Your AdWords click through rate (ctr) is an important statistic for any advertising campaign. A good ctr will reward you with a higher Quality Score. And the better your Quality Score, the less you'll pay in bids, saving you money.
It may suprise you to know that improving ctr is easy. Yet incredibly, many advertisers don't pay it much attention.
What Is Click Through Rate?
You're probably wondering how Google calculate ctr values for your account? Well, there is no great mystery. Your AdWords Click Through Rate is calculated by dividing the number of clicks on a keyword or ad by the number of impressions.
For example, imagine your ad has shown 100 times and was clicked on 4 times. Your click through rate would be 4/100 or 4%.
Keep in mind that any ctr above 1% is acceptable, 5% is good and a 10% ctr or more is excellent.
If you're like everyone else, you'll easily be able to name two instances where Google measures ctr. But, what most people don't realise is that AdWords measures ctr in five different ways. And each has an impact on your Quality Score.
Everybody knows that all your keywords have a ctr. To improve any keywords ctr, you need more people to click on the ad that your keyword triggers.
You can achieve higher keyword ctr by:
+ bidding more so your ad appears higher on the results page.
+ writing a new ad that is more appealing to your audience.
Every ad in your campaign also has its own ctr value.
To improve an ads ctr:
+ Add more relevant keywords to the ad group so your ad gets seen more often.
+ Write an ad that is more appealing to your audience.
Campaign / Account
Many AdWords advertisers don't realise it, but Google also measures the ctr of all your campaigns and your entire account.
The easiest way to improve your campaign's ctr is to remove keywords that are not performing. Try removing all keywords that have less than 200 impressions a month and don't convert.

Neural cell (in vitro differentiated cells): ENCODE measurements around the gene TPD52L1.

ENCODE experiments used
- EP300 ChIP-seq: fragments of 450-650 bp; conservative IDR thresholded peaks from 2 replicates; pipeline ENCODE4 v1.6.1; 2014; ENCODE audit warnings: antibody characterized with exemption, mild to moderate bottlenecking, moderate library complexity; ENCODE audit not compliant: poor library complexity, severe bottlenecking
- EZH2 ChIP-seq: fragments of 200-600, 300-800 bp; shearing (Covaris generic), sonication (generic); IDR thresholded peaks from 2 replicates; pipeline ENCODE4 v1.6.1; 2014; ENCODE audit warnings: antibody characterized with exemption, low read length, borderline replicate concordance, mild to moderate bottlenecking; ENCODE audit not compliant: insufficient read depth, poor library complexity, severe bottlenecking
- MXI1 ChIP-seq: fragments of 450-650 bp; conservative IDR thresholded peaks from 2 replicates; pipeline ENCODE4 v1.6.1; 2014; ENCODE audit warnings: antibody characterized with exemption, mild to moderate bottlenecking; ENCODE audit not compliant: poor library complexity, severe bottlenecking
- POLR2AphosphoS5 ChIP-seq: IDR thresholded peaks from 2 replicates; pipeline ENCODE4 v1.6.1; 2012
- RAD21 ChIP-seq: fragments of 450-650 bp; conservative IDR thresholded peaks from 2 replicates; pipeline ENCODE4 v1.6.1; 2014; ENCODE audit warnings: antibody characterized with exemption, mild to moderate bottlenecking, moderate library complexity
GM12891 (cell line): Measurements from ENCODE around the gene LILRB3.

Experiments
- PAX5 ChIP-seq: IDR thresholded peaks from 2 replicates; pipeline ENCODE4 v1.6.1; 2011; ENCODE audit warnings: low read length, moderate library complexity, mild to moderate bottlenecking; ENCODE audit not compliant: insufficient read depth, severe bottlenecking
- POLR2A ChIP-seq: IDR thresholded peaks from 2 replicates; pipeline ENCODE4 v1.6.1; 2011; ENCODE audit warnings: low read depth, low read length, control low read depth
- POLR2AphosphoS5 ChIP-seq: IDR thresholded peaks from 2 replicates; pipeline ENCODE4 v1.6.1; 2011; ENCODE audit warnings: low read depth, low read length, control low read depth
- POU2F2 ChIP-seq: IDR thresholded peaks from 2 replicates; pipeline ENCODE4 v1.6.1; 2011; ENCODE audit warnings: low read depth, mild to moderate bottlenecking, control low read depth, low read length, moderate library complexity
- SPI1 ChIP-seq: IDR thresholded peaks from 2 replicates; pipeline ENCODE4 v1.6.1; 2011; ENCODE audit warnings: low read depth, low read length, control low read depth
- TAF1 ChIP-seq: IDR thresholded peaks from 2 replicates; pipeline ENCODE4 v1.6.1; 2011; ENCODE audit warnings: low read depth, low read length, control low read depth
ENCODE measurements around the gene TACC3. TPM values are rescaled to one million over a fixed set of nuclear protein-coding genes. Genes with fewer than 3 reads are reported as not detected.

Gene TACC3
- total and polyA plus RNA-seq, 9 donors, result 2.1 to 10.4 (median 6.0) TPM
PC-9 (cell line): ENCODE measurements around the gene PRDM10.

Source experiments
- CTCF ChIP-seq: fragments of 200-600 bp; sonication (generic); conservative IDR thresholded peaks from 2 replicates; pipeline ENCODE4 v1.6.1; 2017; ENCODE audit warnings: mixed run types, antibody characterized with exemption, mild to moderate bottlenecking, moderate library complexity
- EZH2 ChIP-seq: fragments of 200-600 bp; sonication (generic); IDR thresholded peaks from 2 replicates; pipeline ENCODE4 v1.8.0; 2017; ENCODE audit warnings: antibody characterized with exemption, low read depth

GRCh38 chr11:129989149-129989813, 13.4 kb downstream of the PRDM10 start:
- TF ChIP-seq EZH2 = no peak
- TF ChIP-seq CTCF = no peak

Why is this important? Consider this example:
Picture a campaign that regularly gets 1000 impressions a week and 50 click through's. Your campaign's ctr is 5% (50/1000).
Now, let's suppose that 20 of your keywords get 150 impressions and 5 click through's a week between them. None of these keywords are converting, so removing them from your campaign is going to do no damage to your sales.
You now get 45 clicks per week and 850 impressions. The ctr for your campaign is 5.3% (45/850).
This represents an increase of 0.3%. A small rise, but every increase in efficiency can be significant. And if the keywords are not contributing to your sales, then they are not useful anyway.
Many advertisers, when they experience problems with their Quality Score, believe they can fix the problem by closing their account and opening a new one, They are shocked when this makes no difference.
The fact of the matter is that AdWords tracks your domain performance and will apply a low Quality Score to all the keywords in your new account if you haven't fixed the underline problem.
The reality is that you should never try to trick AdWords into giving you a good Quality Score, it won't work.
Historical Keyword Performance
The fifth characteristic of any AdWords campaign for which Google record ctr is the historical performance of your keywords.
Millions of people use AdWords, and trillions of keywords have been tried in advertising campaigns. There are few keywords that have not been tried previously by other advertisers.
The ctr that others have achieved with any keyword you select will have a big influence on your Quality Score.
I know what you're now thinking, how do you know if the keyword you're about to select has a poor historical ctr?
Start by typing the keyword into the "Traffic Estimator" tool. This will tell you how many clicks your keyword might expect per day. Multiply this value by 30 to determine how many clicks your keyword will get per month.
Now switch to the "Keyword Tool" and enter your keyword again. This tool will return the number of searches you'd expect per month.
Divide the number of clicks a month by searches and you'll get Google's ctr for that keyword.
If a keywords ctr is low then beware. Google is trying to tell you that your chances of success are small.
The important thing is that if your keyword has a low historical ctr, but you're certain it's right for your campaign, then you can still use the keyword. And if you start to achieve a good ctr, then your Quality Score will soon rise and your bid prices drop.
Last Thoughts On Ctr & Quality Score
All five measurements of ctr are important to the success of your AdWords campaign. And each can be improved by the changes you make.
The 2 most important things to remember when using ctr to improve Quality Score are:
+ Ctr is only part of the Quality Score equation. To improve, you'll need to work on every part of the equation.
+ Google reviews performance over time. If your AdWords click through rate for any keyword or ad has been poor to date, then it may take a week or two for any changes you make to fully take effect.